July 2006:
UNSC Resolution 1696 demands that Iran halt uranium enrichment activities within a month.

August 2006:
Ahmadinejad inaugurates heavy-water nuclear plant in Arak; Iran rejects P5+1 proposals, citing condition that it suspend uranium enrichment.

September 2006:
U.S. Iran Freedom Support Act appropriates $10 million to aid groups opposed to the Iranian government.

December 2006:
UNSC Resolution 1737 is adopted after Iran fails to comply with Resolution 1696; It freezes assets of entities supporting Iran’s nuclear program, and bans export of nuclear-related materials and technology to Iran.

January 2007:
Iranian state media reports that nuclear scientist Ardeshir Hosseinpour died of asphyxiation due to a gas leak in his apartment.

March 2007:
UNSC Resolution 1747 expands the freeze on Iranian assets, bans arms sales to Iran, and asks global financial institutions not to enter commitments with the Iranian government.

April 2007:
Ahmadinejad announces that Iran has achieved the capacity to produce nuclear fuel on an industrial scale; Iranian nuclear negotiator Ali Larijani says Iran has injected gas into 3,000 centrifuges.

August 2007:
Iran and IAEA reach agreement for a work plan that specifies processes and a timeline to resolve outstanding issues regarding Iran’s Safeguards Agreement

November 2007:
IAEA report states that Iran has “provided sufficient access to individuals and responded in a timely manner to questions” regarding its nuclear program; IAEA Director General Mohamed ElBaradei calls on Iran to suspend uranium enrichment activities and fully implement the Additional Protocol; Iran acknowledges that it acquired nuclear technology, including P-2 centrifuge blueprints, from A.Q. Khan network over the past two decades; U.S. National Intelligence Estimate states “We judge with high confidence that in Fall 2003, Tehran halted its nuclear weapons program.”

February 2008:
IAEA report says Iran failed to disclose efforts to link uranium processing and explosives and to design missile warheads.

March 2008:
UNSC Resolution 1803 demands that Iran halt uranium enrichment and heavy water-related activities, and urges states to limit financial transactions with Iran and cut ties with two Iranian banks.

June 2008:
P5+1 announces a repackaged proposal based on the June 2006 offer.

July 2008:
Under Secretary of State for Political Affairs William J. Burns participates in talks with Iranian negotiators in Geneva.

September 2008:
UNSC Resolution 1835 reaffirms four previous UNSC resolutions on Iran.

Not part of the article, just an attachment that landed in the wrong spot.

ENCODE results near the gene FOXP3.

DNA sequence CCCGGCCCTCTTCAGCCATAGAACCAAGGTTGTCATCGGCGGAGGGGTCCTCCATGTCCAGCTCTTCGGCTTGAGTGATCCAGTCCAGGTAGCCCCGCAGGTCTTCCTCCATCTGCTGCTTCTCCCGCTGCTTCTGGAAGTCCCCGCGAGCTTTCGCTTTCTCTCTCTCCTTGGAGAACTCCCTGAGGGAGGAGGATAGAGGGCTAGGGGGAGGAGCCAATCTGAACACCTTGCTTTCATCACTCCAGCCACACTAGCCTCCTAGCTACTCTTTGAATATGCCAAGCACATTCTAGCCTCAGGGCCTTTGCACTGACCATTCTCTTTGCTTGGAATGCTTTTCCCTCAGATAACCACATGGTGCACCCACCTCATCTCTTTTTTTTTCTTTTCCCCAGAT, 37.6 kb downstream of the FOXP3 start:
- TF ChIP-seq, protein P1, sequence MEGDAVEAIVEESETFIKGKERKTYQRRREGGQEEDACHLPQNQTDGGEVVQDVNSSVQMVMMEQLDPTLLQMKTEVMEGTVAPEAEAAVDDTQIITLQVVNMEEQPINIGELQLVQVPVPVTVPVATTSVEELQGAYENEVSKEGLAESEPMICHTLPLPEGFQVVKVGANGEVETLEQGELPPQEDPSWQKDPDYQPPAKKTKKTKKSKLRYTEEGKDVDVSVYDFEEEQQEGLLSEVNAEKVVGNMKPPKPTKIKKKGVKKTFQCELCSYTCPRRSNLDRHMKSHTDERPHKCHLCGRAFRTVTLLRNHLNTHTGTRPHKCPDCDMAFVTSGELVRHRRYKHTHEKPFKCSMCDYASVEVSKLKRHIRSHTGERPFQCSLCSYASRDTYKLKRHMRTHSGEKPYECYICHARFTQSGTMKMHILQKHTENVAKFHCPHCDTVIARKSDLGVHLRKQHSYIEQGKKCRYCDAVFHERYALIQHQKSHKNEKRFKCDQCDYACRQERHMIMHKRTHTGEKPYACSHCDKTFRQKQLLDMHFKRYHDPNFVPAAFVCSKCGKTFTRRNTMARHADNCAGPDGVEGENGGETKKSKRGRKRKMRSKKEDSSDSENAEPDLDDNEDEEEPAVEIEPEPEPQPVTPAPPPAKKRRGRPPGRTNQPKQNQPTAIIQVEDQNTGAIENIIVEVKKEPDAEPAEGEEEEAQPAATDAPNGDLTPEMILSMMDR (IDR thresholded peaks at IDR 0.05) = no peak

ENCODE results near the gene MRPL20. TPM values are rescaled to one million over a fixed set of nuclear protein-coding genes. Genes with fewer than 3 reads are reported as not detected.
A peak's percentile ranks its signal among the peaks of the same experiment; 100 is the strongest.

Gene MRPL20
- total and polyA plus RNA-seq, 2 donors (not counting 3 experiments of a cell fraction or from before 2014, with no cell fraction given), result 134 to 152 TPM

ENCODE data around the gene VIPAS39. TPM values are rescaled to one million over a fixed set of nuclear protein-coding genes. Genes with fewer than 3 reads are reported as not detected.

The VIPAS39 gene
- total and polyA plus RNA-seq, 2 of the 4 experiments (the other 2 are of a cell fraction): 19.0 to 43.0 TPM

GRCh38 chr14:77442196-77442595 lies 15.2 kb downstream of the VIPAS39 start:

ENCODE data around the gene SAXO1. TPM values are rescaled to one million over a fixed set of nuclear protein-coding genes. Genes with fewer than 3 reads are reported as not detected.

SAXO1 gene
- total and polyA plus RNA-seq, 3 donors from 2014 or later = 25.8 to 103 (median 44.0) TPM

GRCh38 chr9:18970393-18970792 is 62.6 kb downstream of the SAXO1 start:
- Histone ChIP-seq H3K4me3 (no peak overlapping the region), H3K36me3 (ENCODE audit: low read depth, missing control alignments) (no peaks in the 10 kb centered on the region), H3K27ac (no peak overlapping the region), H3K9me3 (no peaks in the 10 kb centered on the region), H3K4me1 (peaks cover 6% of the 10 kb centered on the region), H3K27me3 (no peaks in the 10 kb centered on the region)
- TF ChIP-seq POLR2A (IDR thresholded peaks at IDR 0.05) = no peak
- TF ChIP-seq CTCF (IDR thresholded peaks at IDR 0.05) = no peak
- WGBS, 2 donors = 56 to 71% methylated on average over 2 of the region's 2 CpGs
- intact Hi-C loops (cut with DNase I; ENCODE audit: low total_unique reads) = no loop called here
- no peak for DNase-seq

March 2009:
President Barack Obama, in a Nowruz message to Iran’s “people and leaders,” calls for an end to “old divisions”; Obama says: “The United States wants the Islamic Republic of Iran to take its rightful place in the community of nations.”

June 2009:
Ahmadinejad is declared the winner in presidential election; reformist opponent Mir-Hossein Moussavi alleges election fraud; hundreds of thousands of “Green Movement” supporters hold demonstrations; months of disturbances result in an estimated seventy months deaths.

September 2009:
Iran acknowledges to the IAEA the existence of the Fordo uranium enrichment facility near Qom.

October 2009:
P5+1 announces the TRR fuel swap proposal, for low-enriched uranium to be shipped from Iran to Russia and then to France for further enrichment; fuel rods would be then sent to Iran for production of isotopes for medical use; Iran rejects fuel swap proposal.

November 2009:
IAEA condemns Iran for developing the secret uraniaum enrichment site near Qom; Iran announces plans to establish ten additional enrichment sites.

January 2010:
Iranian state media reports that a remote-controlled bomb explosion killed Masoud Ali-Mohammadi, a physics professor at Tehran University reportedly tied to Iran’s nuclear program.

February 2010:
Ahmadinejad announces that Iran has produced 20 percent enriched uranium.

May 2010: Iran signs Tehran Declaration agreement with Turkey and Brazil calling for a TRR fuel swap; United States, Russia, and France reject agreement; U.S. Comprehensive Iran Sanctions, Accountability, and Divestment Act (CISADA) expands previous American punitive measures against foreign entities that invest in Iran’s oil industry, and sanctions human rights violators in Iran.

June 2010:
UNSC Resolution 1929 demands that Iran comply with previous UNSC resolutions, and expands financial, military, and travel sanctions on Iran; security researchers identify Stuxnet 0.5 computer virus attacking Iranian targets.